As you get older, it’s true that for many men, your sexual function has a tendency to slow down and erection dysfunction (ED) gets to be more common. However, getting older doesn’t necessarily imply that you will get ED, nor does ED affect only older men. Erectile dysfunction can happen to men of all ages, and in america, about 50% in men over the age of 40 have reported some issues with ED. If you are struggling with erectile dysfunction, you aren’t alone, and there’s help for you.
Do I have ED?
Erectile dysfunction, also known as male impotence, impotency, or sometimes spelled *erectile disfunction, is understood to be the inability to get and maintain an erection firm enough to successfully have sex. It is incorrectly known as “male menopause” by many people. While most men experience some erectile problems on the occasion, if you are having an ongoing and persistent male ED and/or an unusually low libido, it may affect your stress threshold, personal relationships, also it may be a sign that there is an underlying problem. You might want to think about just how long it’s been affecting you, how often, and how a lot of an impact it’s on your as well as your partner’s life. If you see it is a really frequent problem, you might want to talk with your partner in addition to consulting with a doctor about checking be it actually erectile dysfunction and what type treatments are open to you.
What can cause ED?
Issues with impotency and ED may come from both physical or mental causes. You may have some kind of health that exacerbates your erectile problems, or it may stem from the problem in your emotional or personal life. Even though it may seem embarrassing to speak with your doctor about erectile problems, you need to know if there’s a bigger ailment at hand.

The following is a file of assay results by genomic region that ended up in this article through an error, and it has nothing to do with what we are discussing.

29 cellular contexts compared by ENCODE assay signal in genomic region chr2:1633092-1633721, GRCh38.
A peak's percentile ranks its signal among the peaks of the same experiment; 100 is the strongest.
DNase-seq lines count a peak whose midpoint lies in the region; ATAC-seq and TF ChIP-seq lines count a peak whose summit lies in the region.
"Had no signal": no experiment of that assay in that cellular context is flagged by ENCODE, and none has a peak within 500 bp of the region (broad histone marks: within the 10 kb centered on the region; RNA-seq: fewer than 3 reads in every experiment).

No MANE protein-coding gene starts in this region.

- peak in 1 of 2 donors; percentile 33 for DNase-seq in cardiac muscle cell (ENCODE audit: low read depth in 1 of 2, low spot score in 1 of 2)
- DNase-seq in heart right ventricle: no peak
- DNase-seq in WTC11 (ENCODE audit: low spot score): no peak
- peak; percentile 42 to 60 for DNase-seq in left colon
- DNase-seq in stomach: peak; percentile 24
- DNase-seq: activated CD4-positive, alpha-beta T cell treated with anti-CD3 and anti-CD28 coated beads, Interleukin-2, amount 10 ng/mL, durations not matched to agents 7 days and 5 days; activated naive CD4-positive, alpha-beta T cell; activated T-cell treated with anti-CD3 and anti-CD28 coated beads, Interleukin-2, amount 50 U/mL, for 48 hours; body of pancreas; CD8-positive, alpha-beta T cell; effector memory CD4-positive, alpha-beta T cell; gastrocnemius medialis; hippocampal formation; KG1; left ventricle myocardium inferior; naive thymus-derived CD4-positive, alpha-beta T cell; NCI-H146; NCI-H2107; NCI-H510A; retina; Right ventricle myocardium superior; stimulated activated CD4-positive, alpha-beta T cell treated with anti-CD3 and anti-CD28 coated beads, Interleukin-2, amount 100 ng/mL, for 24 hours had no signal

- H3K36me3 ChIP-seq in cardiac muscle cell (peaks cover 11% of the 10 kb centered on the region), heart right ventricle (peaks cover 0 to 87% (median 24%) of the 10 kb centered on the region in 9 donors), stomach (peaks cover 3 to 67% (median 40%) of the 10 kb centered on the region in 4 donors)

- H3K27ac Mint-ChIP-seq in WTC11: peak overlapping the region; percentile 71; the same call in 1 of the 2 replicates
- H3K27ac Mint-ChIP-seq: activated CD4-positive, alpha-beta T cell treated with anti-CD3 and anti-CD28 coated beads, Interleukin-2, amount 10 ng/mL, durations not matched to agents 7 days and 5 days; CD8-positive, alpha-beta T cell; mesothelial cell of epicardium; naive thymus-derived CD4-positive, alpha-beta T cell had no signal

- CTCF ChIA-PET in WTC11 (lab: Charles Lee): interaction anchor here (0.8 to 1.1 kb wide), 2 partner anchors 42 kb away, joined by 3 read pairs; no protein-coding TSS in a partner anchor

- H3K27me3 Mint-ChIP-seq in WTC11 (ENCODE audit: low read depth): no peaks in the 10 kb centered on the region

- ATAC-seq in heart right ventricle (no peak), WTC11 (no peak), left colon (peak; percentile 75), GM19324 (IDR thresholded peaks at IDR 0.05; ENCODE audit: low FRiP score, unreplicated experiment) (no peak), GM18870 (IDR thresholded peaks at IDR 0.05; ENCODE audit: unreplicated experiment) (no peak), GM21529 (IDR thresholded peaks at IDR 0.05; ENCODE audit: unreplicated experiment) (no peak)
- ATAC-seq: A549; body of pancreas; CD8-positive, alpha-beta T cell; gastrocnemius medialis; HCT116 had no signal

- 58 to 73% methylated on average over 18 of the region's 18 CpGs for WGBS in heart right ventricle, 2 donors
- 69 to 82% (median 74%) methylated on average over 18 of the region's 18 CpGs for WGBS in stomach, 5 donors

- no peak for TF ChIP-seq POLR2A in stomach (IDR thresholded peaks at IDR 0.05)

Possible conditions or other factors that can result in ED:
* Diabetes. Having diabetes and experiencing high sugar may have a longer term effect of damaging nerves and blood vessels in the male reproductive organs.
* Hypertension. Also known as hypertension, high blood pressure can be damaging whether it isn’t treated or managed well. Sometimes it damages arteries throughout the body, including within the penis.
* High cholesterol levels. If you have high cholesterol in your body, one of the long term effects is the narrowing of arteries throughout the circulatory system. This can result in a limited quantity of blood in a position to flow in to the penis, causing issues with an erection.
* Surgical procedures or injury. If you’ve had significant surgery (especially in the genital or rectal area) or injury near that area, it may damage the arteries which enter the penis.
* Nerves diseases. Such diseases such as Parkinson’s disease, can increase your risk of ED. Nerve messages sent in the brain may not reach the entire body correctly when you suffer from nerve disease which could result in erectile dysfunction.
* Reduced Hormones. Reduced amounts of testosterone can negatively affect a man’s ability to get an erection.
* Lifestyle. Factors for example smoking, obesity, high alcohol intake, physical inactivity, or substance abuse can contribute to ED problems.
* Medication. Some medications cause ED like a side effect, particularly allergy medications. If you feel your ED issues are due to medication, consult with your doctor by what to do.
* Emotional or Personal problems. Many times, ED may be the result of an interior problem, like an excessive amount of stress, relationship troubles, depression, or concern with your performance.
If you are experiencing erection problems, talk to your doctor by what may be causing it and what type of treatment you can try. Your doctor can explain the questions you have about how for stopping impotence and recommend appropriate treatment when there is a serious problem.